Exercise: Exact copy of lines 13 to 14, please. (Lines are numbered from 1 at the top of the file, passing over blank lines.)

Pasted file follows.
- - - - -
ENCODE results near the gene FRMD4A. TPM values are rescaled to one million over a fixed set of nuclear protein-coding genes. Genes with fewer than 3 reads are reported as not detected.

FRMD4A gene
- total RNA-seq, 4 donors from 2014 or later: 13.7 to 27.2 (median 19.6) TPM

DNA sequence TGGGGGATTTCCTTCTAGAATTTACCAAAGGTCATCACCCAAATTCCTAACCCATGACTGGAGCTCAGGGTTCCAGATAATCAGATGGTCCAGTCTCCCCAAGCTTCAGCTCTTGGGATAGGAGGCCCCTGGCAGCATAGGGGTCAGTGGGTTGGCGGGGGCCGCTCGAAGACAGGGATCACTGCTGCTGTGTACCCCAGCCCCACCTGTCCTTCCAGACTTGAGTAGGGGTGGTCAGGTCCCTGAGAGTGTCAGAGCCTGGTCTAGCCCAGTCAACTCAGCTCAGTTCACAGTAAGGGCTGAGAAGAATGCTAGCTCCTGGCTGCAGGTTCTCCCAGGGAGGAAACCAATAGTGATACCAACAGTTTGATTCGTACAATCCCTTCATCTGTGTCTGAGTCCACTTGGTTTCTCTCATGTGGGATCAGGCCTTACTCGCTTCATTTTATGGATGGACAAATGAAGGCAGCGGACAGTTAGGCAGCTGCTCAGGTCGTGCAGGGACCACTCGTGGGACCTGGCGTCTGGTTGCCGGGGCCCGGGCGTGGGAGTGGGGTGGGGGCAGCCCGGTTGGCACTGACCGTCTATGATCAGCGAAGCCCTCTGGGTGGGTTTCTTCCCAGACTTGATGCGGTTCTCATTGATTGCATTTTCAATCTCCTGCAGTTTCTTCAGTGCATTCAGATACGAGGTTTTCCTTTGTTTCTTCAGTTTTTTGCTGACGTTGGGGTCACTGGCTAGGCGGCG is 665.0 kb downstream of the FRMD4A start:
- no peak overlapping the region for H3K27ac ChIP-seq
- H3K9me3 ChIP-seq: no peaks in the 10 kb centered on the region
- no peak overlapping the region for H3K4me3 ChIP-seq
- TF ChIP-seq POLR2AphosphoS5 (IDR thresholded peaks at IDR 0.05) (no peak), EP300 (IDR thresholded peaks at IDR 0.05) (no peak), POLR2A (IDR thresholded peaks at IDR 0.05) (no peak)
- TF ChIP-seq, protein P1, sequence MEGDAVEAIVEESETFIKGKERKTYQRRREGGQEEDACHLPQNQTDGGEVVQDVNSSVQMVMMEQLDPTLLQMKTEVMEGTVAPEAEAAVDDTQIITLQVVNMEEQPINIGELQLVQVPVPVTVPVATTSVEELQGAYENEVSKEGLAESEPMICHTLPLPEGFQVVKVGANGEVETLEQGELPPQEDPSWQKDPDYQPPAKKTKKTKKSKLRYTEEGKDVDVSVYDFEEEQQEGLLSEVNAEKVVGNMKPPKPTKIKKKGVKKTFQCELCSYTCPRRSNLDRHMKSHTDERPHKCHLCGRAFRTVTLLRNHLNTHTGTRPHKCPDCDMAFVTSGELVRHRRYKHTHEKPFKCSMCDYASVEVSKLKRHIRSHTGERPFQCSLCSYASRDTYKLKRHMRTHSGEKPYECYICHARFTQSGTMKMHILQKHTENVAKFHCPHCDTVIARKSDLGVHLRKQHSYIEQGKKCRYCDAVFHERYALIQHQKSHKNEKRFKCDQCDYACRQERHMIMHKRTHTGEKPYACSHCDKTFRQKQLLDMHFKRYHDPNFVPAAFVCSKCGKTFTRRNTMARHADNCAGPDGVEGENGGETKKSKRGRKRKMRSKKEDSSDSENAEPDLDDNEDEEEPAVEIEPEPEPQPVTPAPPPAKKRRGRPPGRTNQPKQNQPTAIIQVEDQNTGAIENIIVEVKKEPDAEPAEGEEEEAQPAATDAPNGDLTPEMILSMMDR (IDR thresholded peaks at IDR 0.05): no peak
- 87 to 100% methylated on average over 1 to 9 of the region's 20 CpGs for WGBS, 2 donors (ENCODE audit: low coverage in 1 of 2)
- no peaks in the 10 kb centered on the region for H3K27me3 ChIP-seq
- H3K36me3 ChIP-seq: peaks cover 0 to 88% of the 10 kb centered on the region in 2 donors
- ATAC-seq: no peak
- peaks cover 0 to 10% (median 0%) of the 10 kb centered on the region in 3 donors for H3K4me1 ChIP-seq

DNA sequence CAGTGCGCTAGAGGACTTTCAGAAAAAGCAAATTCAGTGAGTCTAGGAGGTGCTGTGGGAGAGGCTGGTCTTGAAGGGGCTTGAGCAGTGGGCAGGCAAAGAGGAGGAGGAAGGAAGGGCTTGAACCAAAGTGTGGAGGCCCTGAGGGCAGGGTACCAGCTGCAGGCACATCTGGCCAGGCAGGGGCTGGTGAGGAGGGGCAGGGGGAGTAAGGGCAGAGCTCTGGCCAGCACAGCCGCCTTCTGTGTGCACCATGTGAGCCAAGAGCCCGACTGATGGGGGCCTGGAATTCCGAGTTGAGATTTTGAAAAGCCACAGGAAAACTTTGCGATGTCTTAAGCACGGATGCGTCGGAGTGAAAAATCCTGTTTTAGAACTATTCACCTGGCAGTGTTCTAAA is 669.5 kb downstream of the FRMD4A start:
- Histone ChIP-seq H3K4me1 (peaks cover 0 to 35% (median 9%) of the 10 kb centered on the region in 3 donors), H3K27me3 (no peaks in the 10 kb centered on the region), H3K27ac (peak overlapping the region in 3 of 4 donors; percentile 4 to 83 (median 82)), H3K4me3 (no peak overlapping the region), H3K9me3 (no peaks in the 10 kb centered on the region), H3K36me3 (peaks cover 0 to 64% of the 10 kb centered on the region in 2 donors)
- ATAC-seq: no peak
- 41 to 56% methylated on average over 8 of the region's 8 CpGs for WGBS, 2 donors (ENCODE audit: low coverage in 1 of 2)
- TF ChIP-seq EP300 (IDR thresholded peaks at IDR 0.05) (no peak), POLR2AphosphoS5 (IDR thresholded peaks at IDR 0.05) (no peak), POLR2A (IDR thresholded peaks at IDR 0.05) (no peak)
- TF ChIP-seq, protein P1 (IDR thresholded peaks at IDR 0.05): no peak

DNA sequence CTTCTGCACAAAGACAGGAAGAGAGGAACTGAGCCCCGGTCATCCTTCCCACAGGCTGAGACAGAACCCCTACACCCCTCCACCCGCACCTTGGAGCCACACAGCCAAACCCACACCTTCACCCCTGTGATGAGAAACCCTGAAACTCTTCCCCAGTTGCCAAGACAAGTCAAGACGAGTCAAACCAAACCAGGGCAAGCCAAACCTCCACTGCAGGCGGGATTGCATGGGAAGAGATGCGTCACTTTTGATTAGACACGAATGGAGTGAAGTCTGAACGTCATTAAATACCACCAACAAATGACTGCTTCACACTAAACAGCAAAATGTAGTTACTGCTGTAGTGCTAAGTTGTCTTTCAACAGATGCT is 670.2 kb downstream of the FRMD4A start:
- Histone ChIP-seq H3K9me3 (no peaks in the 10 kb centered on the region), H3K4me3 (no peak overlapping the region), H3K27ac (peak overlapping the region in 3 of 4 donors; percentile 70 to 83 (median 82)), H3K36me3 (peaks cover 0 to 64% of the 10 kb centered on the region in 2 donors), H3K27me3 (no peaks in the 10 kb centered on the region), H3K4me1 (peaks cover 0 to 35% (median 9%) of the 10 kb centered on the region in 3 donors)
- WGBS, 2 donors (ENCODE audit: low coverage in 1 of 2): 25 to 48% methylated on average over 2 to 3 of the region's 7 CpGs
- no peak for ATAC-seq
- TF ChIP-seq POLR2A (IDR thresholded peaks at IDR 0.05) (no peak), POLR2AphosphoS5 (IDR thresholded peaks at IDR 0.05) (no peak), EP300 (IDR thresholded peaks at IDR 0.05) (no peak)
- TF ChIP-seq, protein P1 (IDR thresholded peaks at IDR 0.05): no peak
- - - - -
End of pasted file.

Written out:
- ATAC-seq: no peak
- peaks cover 0 to 10% (median 0%) of the 10 kb centered on the region in 3 donors for H3K4me1 ChIP-seq